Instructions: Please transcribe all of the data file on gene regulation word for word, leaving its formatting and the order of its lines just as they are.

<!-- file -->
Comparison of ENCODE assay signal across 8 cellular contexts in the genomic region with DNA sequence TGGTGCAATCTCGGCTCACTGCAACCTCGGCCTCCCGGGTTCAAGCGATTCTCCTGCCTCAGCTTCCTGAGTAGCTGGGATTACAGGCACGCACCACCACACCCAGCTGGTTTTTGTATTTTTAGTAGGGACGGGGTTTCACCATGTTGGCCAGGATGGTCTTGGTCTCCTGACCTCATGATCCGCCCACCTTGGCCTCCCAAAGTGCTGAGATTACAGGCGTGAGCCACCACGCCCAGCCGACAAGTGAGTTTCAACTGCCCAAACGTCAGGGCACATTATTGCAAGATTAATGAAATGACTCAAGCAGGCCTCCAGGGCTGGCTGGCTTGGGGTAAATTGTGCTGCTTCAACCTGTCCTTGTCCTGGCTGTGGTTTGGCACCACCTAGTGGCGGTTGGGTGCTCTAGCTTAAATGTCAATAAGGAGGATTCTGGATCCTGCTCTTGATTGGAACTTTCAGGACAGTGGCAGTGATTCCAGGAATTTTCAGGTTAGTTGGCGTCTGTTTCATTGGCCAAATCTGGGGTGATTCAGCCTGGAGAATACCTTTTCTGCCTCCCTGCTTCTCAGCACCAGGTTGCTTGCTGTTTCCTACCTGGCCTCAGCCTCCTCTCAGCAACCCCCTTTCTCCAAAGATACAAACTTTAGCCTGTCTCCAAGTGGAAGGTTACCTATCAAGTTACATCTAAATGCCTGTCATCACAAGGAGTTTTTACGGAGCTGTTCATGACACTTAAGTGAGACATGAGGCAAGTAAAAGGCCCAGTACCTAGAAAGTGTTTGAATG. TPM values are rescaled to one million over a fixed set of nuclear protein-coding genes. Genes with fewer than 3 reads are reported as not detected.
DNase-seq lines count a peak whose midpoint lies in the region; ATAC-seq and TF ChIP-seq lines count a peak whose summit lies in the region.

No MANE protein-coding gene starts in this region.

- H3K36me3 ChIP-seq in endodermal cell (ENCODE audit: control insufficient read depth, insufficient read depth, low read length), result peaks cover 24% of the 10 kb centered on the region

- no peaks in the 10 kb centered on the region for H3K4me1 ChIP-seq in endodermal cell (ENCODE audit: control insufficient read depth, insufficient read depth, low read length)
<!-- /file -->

Comparison of ENCODE assay signal across 8 cellular contexts in the genomic region with DNA sequence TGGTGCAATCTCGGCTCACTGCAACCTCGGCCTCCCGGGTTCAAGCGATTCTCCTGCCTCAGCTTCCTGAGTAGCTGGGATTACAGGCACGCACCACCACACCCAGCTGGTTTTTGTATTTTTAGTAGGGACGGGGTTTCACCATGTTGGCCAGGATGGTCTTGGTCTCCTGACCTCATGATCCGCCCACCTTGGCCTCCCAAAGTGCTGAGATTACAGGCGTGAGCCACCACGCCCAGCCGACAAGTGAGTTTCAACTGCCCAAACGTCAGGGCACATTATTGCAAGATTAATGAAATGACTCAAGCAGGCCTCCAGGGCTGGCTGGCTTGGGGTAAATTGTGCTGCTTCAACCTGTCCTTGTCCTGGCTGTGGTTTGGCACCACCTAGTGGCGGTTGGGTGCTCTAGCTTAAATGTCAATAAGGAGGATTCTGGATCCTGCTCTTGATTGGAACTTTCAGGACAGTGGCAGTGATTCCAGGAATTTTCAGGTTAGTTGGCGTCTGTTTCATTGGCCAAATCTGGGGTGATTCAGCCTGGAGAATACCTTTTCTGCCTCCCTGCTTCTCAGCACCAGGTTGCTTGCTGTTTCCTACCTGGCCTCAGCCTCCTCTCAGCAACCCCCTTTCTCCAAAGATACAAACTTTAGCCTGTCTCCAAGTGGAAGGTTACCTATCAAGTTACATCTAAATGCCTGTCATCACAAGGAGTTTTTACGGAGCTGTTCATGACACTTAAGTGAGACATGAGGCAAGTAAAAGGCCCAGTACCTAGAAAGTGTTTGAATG. TPM values are rescaled to one million over a fixed set of nuclear protein-coding genes. Genes with fewer than 3 reads are reported as not detected.
DNase-seq lines count a peak whose midpoint lies in the region; ATAC-seq and TF ChIP-seq lines count a peak whose summit lies in the region.

No MANE protein-coding gene starts in this region.

- H3K36me3 ChIP-seq in endodermal cell (ENCODE audit: control insufficient read depth, insufficient read depth, low read length), result peaks cover 24% of the 10 kb centered on the region

- no peaks in the 10 kb centered on the region for H3K4me1 ChIP-seq in endodermal cell (ENCODE audit: control insufficient read depth, insufficient read depth, low read length)